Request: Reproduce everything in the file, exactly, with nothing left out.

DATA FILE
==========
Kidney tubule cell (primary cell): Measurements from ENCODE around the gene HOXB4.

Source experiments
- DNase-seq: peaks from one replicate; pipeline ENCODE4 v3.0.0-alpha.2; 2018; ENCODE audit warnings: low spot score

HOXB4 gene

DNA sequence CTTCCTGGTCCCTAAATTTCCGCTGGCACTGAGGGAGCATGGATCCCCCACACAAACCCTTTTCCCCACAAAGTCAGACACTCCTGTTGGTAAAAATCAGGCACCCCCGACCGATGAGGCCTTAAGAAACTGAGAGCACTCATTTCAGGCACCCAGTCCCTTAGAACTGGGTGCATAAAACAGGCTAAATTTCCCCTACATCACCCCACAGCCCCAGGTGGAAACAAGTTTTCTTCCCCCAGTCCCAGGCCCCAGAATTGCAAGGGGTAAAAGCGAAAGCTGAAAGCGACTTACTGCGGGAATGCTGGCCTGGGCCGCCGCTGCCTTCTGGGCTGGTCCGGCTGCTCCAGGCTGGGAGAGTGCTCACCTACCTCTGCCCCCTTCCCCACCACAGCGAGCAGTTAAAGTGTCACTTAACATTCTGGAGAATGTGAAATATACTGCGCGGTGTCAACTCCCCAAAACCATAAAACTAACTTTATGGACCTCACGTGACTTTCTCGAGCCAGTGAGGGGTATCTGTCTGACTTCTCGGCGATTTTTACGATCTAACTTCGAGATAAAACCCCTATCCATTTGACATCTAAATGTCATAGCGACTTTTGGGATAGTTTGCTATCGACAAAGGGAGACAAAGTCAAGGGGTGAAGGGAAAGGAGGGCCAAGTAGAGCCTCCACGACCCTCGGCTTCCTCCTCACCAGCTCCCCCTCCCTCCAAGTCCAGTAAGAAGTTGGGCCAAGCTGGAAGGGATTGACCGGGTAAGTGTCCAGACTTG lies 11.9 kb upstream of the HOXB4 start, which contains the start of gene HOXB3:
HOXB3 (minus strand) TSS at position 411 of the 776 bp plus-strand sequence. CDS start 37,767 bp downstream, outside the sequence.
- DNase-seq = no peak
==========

Kidney tubule cell (primary cell): Measurements from ENCODE around the gene HOXB4.

Source experiments
- DNase-seq: peaks from one replicate; pipeline ENCODE4 v3.0.0-alpha.2; 2018; ENCODE audit warnings: low spot score

HOXB4 gene

DNA sequence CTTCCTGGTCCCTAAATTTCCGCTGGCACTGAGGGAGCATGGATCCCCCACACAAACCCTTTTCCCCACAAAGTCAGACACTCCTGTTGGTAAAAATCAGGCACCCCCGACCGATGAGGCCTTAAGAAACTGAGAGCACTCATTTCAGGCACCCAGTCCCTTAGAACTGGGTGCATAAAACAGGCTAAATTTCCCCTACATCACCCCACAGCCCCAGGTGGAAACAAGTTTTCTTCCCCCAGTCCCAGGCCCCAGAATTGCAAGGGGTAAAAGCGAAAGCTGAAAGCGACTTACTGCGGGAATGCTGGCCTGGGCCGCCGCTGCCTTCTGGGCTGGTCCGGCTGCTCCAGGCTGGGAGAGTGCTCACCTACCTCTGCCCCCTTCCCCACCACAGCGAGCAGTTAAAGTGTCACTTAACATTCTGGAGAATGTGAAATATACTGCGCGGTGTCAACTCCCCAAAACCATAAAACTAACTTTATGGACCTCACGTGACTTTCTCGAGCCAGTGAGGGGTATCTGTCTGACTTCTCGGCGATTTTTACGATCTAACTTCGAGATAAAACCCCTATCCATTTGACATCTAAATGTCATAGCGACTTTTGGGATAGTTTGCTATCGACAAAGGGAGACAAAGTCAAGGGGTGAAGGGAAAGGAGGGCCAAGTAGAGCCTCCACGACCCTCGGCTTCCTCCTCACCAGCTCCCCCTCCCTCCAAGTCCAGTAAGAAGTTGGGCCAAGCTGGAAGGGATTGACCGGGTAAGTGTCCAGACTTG lies 11.9 kb upstream of the HOXB4 start, which contains the start of gene HOXB3:
HOXB3 (minus strand) TSS at position 411 of the 776 bp plus-strand sequence. CDS start 37,767 bp downstream, outside the sequence.
- DNase-seq = no peak